M.I.A.: A journalist I spoke to who wrote an article about it said something like 11% of schools in America practice critical thinking, and the rest just want it simple, plain, in-your-face. And you believe what you read. You eat up what you get taught. You can Google the words "Sri Lanka" and it doesn't come up that all these people have been murdered or bombed, it's pages of: "Come to Sri Lanka on vacation, there are beautiful beaches." You're not gonna get the truth 'til you hit like page 56, you know what I mean? When Ikhyd goes on the Internet and taps in some words, he's gonna get exactly what they want him to get.
Don't we have a responsibility to be smarter and go to the 56th page and get the real information?
M.I.A.: That's true, but that's my and your responsibility to pass the information on that it's not easy anymore. When I came out in 2005, I felt like the Internet was a place where interesting new ideas and people could find new ways to coexist and ideas could be shared. But now corporations have gotten a hold of it and governments have gotten a hold of it. Everything we started, they've learned it, and now they use it for themselves.
So far, I think we're staying a few steps ahead of those corporations.
M.I.A.: Yeah, to me that's one of the most important things, to always stay creative on the Internet and not get bogged down by it. Every day someone is saying, "Oh my god, she has a tiger on her T-shirt, that must make her a Tamil Tiger." You have to constantly dumb shit down. You have to constantly liberate yourself.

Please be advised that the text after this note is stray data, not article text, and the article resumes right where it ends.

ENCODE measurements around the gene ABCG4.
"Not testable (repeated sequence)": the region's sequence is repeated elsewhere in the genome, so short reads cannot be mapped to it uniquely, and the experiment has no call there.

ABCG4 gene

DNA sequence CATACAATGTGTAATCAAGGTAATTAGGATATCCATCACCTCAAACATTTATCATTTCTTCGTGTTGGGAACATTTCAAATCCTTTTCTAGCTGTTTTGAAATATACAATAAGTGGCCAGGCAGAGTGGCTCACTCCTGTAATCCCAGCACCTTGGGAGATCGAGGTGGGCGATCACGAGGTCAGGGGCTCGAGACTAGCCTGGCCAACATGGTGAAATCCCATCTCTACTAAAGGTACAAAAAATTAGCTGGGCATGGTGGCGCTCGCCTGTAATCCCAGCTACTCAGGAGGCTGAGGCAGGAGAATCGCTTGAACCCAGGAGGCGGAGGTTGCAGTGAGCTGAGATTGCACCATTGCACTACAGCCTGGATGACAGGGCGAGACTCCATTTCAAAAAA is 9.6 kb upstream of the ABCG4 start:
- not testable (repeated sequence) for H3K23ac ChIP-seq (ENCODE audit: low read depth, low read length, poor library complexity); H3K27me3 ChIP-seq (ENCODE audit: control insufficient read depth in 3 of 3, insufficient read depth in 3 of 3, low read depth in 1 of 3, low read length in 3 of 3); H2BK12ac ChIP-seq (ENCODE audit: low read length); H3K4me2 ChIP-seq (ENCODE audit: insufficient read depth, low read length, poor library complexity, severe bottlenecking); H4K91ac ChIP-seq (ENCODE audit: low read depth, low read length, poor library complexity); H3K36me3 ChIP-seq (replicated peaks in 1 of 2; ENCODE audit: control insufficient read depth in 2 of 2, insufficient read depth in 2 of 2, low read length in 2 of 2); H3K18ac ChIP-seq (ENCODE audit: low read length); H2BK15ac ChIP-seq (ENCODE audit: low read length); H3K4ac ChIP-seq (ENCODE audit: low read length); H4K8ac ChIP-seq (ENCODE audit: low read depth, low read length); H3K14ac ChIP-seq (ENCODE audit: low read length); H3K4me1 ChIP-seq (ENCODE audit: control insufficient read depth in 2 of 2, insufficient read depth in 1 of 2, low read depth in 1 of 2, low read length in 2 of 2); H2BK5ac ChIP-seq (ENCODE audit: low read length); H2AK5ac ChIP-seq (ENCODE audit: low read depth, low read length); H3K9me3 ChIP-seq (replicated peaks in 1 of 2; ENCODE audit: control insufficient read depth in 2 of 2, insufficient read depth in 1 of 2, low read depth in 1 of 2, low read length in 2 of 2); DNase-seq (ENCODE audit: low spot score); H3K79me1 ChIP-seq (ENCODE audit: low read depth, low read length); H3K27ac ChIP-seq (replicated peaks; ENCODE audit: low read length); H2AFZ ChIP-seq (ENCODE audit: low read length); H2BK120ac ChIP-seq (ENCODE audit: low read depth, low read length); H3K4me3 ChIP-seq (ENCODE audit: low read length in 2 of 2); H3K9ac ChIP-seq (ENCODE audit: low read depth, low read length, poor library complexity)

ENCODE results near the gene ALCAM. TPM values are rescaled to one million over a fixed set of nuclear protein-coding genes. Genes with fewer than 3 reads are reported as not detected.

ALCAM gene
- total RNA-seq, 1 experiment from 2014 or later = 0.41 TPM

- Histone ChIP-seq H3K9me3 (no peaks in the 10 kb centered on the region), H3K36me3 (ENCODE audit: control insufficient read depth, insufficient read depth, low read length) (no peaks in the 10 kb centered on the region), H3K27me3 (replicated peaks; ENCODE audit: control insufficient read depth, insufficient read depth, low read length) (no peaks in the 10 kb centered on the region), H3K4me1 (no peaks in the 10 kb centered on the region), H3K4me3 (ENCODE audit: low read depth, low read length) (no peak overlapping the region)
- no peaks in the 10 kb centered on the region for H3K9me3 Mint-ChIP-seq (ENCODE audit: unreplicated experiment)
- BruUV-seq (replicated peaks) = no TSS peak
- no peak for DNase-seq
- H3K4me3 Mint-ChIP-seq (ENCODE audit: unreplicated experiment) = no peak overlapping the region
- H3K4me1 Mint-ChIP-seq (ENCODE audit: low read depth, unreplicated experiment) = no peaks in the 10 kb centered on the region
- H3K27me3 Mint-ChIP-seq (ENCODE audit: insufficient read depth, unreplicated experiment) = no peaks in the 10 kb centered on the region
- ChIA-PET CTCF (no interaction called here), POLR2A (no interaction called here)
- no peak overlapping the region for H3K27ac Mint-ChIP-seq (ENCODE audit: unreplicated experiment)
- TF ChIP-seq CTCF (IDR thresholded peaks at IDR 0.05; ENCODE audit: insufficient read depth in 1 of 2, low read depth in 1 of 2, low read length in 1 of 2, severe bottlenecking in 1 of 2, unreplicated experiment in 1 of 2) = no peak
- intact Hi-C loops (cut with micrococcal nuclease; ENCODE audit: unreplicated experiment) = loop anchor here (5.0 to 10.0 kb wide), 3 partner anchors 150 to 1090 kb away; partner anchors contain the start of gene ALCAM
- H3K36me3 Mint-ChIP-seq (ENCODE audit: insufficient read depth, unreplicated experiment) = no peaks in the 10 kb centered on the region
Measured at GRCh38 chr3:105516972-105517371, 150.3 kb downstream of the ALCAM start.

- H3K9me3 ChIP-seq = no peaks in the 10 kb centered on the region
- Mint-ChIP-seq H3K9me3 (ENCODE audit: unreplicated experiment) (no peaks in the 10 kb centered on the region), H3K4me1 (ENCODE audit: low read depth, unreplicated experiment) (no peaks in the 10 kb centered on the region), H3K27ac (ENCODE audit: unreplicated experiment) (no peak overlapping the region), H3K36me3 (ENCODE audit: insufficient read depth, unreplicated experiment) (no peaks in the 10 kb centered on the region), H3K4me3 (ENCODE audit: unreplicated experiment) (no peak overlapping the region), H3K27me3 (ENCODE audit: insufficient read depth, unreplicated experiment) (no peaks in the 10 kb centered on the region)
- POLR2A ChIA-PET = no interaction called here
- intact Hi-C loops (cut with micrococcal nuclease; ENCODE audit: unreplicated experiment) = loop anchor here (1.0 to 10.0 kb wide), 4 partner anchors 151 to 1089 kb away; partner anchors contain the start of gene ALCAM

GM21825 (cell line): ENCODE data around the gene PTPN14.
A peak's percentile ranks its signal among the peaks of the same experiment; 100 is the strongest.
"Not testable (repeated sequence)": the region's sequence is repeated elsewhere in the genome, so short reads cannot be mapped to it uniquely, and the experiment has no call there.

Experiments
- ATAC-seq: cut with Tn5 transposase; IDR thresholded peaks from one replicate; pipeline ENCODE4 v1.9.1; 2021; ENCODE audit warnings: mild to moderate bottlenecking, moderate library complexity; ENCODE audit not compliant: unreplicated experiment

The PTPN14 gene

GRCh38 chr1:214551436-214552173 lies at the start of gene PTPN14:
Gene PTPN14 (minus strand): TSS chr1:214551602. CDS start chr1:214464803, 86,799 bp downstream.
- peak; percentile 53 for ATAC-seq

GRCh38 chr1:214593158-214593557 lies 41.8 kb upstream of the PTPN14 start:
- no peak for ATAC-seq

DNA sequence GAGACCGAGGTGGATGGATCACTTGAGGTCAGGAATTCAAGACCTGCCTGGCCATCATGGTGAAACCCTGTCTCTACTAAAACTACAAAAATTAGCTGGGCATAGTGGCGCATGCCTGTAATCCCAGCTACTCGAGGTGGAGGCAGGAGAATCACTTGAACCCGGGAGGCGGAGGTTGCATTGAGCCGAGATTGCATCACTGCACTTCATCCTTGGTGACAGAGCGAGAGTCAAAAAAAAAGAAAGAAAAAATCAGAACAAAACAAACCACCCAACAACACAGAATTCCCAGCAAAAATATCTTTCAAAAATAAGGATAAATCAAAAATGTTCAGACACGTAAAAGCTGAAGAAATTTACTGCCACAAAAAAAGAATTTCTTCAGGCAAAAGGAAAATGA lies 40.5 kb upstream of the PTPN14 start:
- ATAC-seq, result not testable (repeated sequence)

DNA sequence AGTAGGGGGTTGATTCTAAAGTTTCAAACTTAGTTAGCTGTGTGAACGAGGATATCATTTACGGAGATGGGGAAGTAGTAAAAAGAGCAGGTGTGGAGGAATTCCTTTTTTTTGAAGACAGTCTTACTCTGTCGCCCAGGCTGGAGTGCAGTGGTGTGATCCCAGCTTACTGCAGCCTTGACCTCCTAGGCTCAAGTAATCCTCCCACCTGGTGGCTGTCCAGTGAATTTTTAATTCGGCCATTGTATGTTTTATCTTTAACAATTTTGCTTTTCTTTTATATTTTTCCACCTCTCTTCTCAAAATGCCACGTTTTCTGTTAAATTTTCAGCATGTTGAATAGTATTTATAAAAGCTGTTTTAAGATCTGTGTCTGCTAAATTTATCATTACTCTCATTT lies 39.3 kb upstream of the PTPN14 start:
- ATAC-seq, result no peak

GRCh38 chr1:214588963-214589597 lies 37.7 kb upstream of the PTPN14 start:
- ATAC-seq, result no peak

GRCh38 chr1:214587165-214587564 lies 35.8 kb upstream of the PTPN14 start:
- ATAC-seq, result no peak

What do you like about hip-hop today?
M.I.A.: I think Kanye is trying to take it into a new realm and he's sort of putting the artistry back into it and sort of taking it in that direction. I was having a conversation about Jay-Z and Nas and how it was really crazy how they were having this Nas vs. Jay-Z moment 10 years ago and no one really talks about it now. You clearly haven't been to complex.com!
M.I.A.: Jay became the biggest representation of rap music who's still alive, started dating Beyoncé—everything was so much bigger and better with Jay-Z. I hope people don't think that that wins. The fact that Nas didn't become all this sort of stuff changes people's perception about the music and the work he achieved in his lifetime. I don't wanna say Jay-Z sold out, but I just feel like we have to wait another 10 years to see what happens. Jay-Z's ambition was to become like Frank Sinatra, a household name all over the planet, and own a casino in Vegas and stuff like that. And I think Nas was really sticking to knowledge. I still think the biggest point about hip-hop is in there somewhere, what happens to those two artists.